For a source with an effective height H, with emission rate Q, and a reflecting nonabsorbing boundary at the ground, the solution is:. The standard deviations are the directional diffusion parameters, and are assumed to be related simply to the turbulent diffusivities, K yy and K zz. Gaussian plume models are easy to use, require relatively few input data, and are very quick computationally. Multiple sources are treated by superimposing the calculated contributions of individual sources to ambient concentrations at a given receptor site.
It is possible to include the first-order chemical decay of pollutant species within the Gaussian plume framework. For chemically more complex situations, however, the Gaussian plume model simply fails to provide an acceptable solution. Because of its simplicity and because of its use by regulatory agents, the search for improvements to Gaussian plume models is still an active area of research.
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Eulerian Models. Of the Eulerian models, the box model is the easiest to envision conceptually. Simply, the atmosphere over the modeling region is perceived as a well-mixed box, and the evolution of pollutants in the box is calculated following conservation-of-mass principles including emissions, deposition, chemical reactions, and a changing mixing or inversion-base height figure 5.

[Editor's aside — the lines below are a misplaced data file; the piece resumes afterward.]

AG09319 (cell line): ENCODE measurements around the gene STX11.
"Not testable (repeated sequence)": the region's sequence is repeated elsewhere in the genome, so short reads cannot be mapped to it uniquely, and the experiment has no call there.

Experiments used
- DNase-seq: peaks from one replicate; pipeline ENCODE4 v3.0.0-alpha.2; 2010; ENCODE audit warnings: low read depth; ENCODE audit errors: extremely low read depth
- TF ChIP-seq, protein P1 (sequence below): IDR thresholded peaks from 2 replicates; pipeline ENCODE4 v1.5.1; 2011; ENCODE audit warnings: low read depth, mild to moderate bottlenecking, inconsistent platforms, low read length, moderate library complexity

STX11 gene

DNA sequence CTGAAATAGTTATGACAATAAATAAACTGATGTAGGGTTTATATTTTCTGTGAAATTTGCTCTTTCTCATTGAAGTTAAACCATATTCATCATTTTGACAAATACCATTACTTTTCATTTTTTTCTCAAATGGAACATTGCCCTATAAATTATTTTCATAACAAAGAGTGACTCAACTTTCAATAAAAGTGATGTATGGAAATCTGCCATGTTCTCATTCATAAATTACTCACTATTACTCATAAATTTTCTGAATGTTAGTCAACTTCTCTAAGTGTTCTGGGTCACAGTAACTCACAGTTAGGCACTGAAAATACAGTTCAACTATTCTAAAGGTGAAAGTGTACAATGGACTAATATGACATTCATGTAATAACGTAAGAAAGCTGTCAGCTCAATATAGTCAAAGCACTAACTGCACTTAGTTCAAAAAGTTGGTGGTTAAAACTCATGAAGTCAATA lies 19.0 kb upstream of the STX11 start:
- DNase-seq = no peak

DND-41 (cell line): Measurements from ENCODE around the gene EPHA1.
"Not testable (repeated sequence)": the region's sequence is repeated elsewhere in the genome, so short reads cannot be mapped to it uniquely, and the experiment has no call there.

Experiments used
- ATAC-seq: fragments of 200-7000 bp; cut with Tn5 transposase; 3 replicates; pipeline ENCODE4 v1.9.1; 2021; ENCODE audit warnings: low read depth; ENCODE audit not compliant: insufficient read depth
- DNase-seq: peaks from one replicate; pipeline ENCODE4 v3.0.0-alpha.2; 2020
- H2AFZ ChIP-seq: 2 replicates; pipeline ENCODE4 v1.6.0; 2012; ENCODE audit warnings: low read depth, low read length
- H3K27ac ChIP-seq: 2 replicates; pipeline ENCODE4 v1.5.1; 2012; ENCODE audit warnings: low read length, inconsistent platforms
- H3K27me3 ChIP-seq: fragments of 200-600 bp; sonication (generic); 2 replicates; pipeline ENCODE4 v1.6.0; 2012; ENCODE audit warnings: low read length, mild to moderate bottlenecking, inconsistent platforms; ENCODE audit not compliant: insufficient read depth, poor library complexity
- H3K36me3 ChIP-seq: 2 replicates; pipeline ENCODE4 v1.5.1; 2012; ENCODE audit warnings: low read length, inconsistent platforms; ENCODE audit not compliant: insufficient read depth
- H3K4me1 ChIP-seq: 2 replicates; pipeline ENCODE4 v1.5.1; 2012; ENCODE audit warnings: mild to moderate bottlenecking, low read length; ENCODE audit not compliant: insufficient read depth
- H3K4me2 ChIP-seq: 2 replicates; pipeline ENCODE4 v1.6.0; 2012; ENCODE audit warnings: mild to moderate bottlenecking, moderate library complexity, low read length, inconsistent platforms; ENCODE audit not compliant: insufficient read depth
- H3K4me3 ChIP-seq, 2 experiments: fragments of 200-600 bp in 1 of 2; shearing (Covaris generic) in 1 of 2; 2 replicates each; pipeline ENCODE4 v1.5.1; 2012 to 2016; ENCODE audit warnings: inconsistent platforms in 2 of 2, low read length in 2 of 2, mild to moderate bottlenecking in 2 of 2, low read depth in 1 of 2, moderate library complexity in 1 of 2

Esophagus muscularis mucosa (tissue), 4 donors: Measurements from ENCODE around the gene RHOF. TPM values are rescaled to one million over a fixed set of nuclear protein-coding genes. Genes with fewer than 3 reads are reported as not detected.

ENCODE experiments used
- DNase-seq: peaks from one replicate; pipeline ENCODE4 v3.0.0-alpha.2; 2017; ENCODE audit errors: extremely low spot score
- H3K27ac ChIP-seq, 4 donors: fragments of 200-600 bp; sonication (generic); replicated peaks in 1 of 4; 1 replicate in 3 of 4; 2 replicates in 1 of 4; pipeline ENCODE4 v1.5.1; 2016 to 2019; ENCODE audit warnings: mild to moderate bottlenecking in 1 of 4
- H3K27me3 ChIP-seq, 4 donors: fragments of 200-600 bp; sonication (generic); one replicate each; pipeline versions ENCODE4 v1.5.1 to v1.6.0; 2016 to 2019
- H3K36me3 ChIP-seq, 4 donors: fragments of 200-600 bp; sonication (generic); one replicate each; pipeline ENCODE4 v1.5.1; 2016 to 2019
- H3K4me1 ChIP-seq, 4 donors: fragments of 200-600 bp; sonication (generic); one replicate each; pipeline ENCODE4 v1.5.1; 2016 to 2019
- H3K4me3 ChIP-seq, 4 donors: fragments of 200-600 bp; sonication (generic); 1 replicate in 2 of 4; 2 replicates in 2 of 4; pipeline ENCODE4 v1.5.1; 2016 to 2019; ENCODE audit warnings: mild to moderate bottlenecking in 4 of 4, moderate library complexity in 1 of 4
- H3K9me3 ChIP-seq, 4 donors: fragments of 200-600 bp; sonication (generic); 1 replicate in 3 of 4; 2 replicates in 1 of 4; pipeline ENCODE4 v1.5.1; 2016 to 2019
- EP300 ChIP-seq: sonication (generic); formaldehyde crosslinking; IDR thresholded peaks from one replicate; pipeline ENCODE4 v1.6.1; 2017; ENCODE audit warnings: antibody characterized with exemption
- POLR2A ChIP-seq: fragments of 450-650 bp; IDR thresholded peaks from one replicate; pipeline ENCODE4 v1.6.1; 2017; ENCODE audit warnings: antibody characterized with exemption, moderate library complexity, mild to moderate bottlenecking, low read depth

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Schematic representation of a box model based on the conservation-of-mass equation. The stationary box allows pollutants to be advected into and out of the modeled region. The height of the modeling region can increase, accounting for an increase in the more Grid models attempt to solve a finite approximation to equation 5, including temporal and spatial variation of the meteorological parameters, emission sources, and surface characteristics. Grid models divide the modeling region into a large number of cells, horizontally and vertically, that interact with each other by simulating diffusion, advection, and sedimentation for particles of pollutant species.
Input data requirements for grid models are similar to those for Lagrangian trajectory models but, in addition, require data on background concentrations boundary conditions at the edges of the grid system used. Eulerian grid models produce pollutant concentration predictions throughout the entire airshed, which can be examined over successive time periods to observe the evolution of pollutant concentrations and how they are affected by transport and chemical reaction.
Modeling Chemically Reactive Compounds. A number of compounds, regulated as well as unregulated, are formed in the atmosphere by a series of complex, nonlinear chemical reactions. Often the compounds formed are more harmful than their precursors. Such models are also required to study the dynamics of chemically reactive primary pollutants such as benzene, and pollutants that are primary as well as secondary in origin, for example, NO 2 and formaldehyde.
Addition of the capability to describe a series of interconnected chemical reactions greatly increases the computational requirements for computer storage as well as for time, and also the input data requirements. The increased computational demands arise because the evolution of some species must be followed simultaneously.
One major difficulty encountered when numerically calculating the change of pollutant concentrations due to chemical reaction is that the characteristic lifetimes of the different pollutants are distributed over many orders of magnitude.
A suitable numerical solution scheme must be chosen when confronted by a stiff system.